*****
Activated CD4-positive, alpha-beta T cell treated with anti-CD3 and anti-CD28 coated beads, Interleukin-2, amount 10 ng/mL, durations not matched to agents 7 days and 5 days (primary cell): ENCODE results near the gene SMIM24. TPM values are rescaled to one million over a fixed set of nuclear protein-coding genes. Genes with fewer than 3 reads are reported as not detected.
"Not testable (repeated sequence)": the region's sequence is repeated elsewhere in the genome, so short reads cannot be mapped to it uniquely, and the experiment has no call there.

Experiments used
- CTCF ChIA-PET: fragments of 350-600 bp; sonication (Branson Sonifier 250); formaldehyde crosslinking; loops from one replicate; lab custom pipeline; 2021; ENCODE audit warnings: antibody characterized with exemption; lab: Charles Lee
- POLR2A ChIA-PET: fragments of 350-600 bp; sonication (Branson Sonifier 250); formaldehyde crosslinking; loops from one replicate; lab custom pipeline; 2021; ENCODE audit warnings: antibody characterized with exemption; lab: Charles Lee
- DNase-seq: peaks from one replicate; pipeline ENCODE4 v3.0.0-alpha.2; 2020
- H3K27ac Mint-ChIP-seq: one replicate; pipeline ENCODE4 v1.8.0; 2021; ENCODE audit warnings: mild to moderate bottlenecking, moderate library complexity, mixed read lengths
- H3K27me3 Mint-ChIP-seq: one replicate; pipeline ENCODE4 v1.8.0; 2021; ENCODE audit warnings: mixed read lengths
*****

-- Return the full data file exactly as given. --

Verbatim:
Activated CD4-positive, alpha-beta T cell treated with anti-CD3 and anti-CD28 coated beads, Interleukin-2, amount 10 ng/mL, durations not matched to agents 7 days and 5 days (primary cell): ENCODE results near the gene SMIM24. TPM values are rescaled to one million over a fixed set of nuclear protein-coding genes. Genes with fewer than 3 reads are reported as not detected.
"Not testable (repeated sequence)": the region's sequence is repeated elsewhere in the genome, so short reads cannot be mapped to it uniquely, and the experiment has no call there.

Experiments used
- CTCF ChIA-PET: fragments of 350-600 bp; sonication (Branson Sonifier 250); formaldehyde crosslinking; loops from one replicate; lab custom pipeline; 2021; ENCODE audit warnings: antibody characterized with exemption; lab: Charles Lee
- POLR2A ChIA-PET: fragments of 350-600 bp; sonication (Branson Sonifier 250); formaldehyde crosslinking; loops from one replicate; lab custom pipeline; 2021; ENCODE audit warnings: antibody characterized with exemption; lab: Charles Lee
- DNase-seq: peaks from one replicate; pipeline ENCODE4 v3.0.0-alpha.2; 2020
- H3K27ac Mint-ChIP-seq: one replicate; pipeline ENCODE4 v1.8.0; 2021; ENCODE audit warnings: mild to moderate bottlenecking, moderate library complexity, mixed read lengths
- H3K27me3 Mint-ChIP-seq: one replicate; pipeline ENCODE4 v1.8.0; 2021; ENCODE audit warnings: mixed read lengths